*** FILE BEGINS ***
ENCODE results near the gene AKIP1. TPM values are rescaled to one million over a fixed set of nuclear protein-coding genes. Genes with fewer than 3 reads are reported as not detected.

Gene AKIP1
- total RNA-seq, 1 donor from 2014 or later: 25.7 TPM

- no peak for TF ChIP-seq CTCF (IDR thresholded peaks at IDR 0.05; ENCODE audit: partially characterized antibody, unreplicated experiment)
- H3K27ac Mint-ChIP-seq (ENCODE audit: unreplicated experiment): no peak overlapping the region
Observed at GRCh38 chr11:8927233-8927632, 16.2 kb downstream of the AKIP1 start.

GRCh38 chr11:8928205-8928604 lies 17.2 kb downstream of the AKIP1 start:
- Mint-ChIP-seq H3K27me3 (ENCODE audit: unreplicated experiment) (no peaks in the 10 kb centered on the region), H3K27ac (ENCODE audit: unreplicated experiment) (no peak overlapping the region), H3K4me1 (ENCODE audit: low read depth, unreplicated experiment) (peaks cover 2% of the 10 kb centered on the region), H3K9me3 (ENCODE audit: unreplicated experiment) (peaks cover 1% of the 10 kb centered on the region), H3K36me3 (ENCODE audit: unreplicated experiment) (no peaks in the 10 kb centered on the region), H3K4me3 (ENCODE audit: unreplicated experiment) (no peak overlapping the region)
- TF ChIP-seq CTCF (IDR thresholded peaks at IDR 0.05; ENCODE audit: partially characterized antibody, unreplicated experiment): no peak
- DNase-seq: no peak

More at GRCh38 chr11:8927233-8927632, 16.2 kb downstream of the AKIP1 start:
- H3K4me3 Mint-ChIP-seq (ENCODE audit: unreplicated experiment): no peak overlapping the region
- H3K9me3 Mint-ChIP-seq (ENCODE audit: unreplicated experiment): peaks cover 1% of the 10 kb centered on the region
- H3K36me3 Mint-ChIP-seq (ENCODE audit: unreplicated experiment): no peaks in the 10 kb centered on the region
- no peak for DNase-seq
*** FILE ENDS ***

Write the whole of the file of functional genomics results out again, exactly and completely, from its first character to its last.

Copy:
ENCODE results near the gene AKIP1. TPM values are rescaled to one million over a fixed set of nuclear protein-coding genes. Genes with fewer than 3 reads are reported as not detected.

Gene AKIP1
- total RNA-seq, 1 donor from 2014 or later: 25.7 TPM

- no peak for TF ChIP-seq CTCF (IDR thresholded peaks at IDR 0.05; ENCODE audit: partially characterized antibody, unreplicated experiment)
- H3K27ac Mint-ChIP-seq (ENCODE audit: unreplicated experiment): no peak overlapping the region
Observed at GRCh38 chr11:8927233-8927632, 16.2 kb downstream of the AKIP1 start.

GRCh38 chr11:8928205-8928604 lies 17.2 kb downstream of the AKIP1 start:
- Mint-ChIP-seq H3K27me3 (ENCODE audit: unreplicated experiment) (no peaks in the 10 kb centered on the region), H3K27ac (ENCODE audit: unreplicated experiment) (no peak overlapping the region), H3K4me1 (ENCODE audit: low read depth, unreplicated experiment) (peaks cover 2% of the 10 kb centered on the region), H3K9me3 (ENCODE audit: unreplicated experiment) (peaks cover 1% of the 10 kb centered on the region), H3K36me3 (ENCODE audit: unreplicated experiment) (no peaks in the 10 kb centered on the region), H3K4me3 (ENCODE audit: unreplicated experiment) (no peak overlapping the region)
- TF ChIP-seq CTCF (IDR thresholded peaks at IDR 0.05; ENCODE audit: partially characterized antibody, unreplicated experiment): no peak
- DNase-seq: no peak

More at GRCh38 chr11:8927233-8927632, 16.2 kb downstream of the AKIP1 start:
- H3K4me3 Mint-ChIP-seq (ENCODE audit: unreplicated experiment): no peak overlapping the region
- H3K9me3 Mint-ChIP-seq (ENCODE audit: unreplicated experiment): peaks cover 1% of the 10 kb centered on the region
- H3K36me3 Mint-ChIP-seq (ENCODE audit: unreplicated experiment): no peaks in the 10 kb centered on the region
- no peak for DNase-seq